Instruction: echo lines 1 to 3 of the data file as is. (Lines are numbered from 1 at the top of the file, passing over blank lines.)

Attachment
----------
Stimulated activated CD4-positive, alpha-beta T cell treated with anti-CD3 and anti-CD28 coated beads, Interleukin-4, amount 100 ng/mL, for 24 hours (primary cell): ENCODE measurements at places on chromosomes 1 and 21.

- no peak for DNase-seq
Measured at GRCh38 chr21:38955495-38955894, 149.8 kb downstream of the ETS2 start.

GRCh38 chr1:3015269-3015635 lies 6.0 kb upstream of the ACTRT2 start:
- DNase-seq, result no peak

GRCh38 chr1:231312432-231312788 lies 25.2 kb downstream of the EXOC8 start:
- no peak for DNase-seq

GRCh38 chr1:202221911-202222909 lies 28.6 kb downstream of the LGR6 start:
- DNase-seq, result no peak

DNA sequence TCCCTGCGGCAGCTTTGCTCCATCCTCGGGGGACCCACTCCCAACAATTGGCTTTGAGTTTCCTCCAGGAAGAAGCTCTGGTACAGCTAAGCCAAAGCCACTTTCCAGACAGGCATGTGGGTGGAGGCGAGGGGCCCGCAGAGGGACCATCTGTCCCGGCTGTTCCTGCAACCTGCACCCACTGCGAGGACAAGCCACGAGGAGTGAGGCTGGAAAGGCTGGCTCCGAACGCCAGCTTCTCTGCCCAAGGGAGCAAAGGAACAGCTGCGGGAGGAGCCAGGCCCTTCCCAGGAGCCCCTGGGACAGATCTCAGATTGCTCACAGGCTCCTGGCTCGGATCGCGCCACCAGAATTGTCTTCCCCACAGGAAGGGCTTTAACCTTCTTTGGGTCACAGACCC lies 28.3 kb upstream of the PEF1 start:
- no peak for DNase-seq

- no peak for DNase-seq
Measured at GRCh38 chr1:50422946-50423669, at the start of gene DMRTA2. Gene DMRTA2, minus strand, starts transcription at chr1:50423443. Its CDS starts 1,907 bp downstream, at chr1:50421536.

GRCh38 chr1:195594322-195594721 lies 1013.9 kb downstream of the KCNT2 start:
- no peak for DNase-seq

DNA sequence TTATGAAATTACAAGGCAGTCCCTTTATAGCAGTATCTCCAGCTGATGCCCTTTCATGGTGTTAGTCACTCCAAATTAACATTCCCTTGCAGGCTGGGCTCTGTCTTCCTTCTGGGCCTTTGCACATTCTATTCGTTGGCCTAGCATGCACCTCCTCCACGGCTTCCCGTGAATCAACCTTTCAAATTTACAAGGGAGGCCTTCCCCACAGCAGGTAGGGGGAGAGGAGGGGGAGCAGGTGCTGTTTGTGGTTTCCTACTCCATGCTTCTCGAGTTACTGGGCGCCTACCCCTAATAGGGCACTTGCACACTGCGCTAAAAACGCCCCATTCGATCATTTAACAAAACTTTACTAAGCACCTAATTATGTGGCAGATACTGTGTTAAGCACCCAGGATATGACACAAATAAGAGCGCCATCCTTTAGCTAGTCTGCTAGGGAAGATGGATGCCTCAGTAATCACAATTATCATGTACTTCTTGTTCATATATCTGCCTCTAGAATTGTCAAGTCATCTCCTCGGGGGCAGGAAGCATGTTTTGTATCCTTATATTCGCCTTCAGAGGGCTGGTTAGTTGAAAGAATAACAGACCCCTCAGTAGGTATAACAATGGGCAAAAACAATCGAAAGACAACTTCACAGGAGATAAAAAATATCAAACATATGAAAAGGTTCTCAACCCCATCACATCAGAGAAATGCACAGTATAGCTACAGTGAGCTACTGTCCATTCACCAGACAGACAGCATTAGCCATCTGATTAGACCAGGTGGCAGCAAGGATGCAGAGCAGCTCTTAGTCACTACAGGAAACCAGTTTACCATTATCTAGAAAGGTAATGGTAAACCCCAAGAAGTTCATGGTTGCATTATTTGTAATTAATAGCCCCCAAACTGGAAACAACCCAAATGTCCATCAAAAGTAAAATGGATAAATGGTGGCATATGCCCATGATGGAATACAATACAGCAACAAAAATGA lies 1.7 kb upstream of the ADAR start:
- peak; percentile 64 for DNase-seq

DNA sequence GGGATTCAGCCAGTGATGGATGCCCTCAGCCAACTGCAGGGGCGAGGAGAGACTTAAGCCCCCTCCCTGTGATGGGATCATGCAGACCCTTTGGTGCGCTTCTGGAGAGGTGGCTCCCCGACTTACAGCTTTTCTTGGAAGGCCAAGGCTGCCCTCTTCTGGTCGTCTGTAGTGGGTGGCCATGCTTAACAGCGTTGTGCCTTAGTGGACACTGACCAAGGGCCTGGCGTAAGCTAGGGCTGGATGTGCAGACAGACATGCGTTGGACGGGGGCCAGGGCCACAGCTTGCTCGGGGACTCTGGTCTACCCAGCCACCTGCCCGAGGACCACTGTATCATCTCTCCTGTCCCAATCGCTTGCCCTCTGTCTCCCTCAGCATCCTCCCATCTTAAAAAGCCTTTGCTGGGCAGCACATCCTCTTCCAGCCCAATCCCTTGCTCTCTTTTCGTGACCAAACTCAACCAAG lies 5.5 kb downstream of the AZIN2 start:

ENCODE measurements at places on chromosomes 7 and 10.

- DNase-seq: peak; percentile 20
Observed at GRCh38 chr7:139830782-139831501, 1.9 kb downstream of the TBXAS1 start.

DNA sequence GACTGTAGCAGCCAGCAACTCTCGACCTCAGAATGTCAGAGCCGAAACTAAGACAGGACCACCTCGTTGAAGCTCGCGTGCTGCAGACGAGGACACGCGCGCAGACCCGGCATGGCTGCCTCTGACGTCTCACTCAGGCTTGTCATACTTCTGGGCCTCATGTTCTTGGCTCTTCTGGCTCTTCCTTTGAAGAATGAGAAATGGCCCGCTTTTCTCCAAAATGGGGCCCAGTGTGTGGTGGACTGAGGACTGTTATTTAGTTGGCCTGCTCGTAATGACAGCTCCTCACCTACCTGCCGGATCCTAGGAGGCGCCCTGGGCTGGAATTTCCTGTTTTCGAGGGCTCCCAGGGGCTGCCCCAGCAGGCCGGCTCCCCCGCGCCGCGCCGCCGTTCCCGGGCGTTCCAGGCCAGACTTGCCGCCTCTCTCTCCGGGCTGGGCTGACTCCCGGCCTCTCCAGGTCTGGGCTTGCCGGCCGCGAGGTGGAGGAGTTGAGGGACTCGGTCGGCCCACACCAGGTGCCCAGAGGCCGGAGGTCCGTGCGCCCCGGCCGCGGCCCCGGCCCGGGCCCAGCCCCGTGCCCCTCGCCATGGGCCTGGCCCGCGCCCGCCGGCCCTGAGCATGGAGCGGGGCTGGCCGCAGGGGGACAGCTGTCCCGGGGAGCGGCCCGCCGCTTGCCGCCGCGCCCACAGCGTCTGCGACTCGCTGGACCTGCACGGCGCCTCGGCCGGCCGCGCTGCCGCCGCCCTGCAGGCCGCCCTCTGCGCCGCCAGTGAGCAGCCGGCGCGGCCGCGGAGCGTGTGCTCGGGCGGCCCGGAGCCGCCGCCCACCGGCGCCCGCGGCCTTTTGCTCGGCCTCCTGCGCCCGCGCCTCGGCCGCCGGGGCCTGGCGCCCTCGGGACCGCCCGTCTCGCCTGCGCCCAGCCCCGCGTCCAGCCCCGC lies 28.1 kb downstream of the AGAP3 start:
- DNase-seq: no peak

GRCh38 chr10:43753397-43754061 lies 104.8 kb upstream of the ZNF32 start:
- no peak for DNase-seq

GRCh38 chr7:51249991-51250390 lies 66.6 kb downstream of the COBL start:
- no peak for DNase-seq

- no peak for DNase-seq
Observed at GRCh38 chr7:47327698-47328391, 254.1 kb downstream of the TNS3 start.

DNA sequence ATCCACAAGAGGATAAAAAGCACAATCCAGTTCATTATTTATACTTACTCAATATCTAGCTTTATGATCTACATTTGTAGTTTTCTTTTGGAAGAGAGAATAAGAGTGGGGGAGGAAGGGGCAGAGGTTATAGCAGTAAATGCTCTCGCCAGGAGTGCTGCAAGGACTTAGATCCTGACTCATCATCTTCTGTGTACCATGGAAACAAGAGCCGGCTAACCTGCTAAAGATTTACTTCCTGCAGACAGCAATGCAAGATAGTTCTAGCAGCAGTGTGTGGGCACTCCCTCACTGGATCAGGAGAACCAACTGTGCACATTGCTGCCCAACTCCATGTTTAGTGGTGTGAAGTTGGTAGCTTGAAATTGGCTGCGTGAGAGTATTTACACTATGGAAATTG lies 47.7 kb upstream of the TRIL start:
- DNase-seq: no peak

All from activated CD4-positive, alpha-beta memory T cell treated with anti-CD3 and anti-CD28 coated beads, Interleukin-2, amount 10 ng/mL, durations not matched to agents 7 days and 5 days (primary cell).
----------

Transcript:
Stimulated activated CD4-positive, alpha-beta T cell treated with anti-CD3 and anti-CD28 coated beads, Interleukin-4, amount 100 ng/mL, for 24 hours (primary cell): ENCODE measurements at places on chromosomes 1 and 21.

- no peak for DNase-seq
Measured at GRCh38 chr21:38955495-38955894, 149.8 kb downstream of the ETS2 start.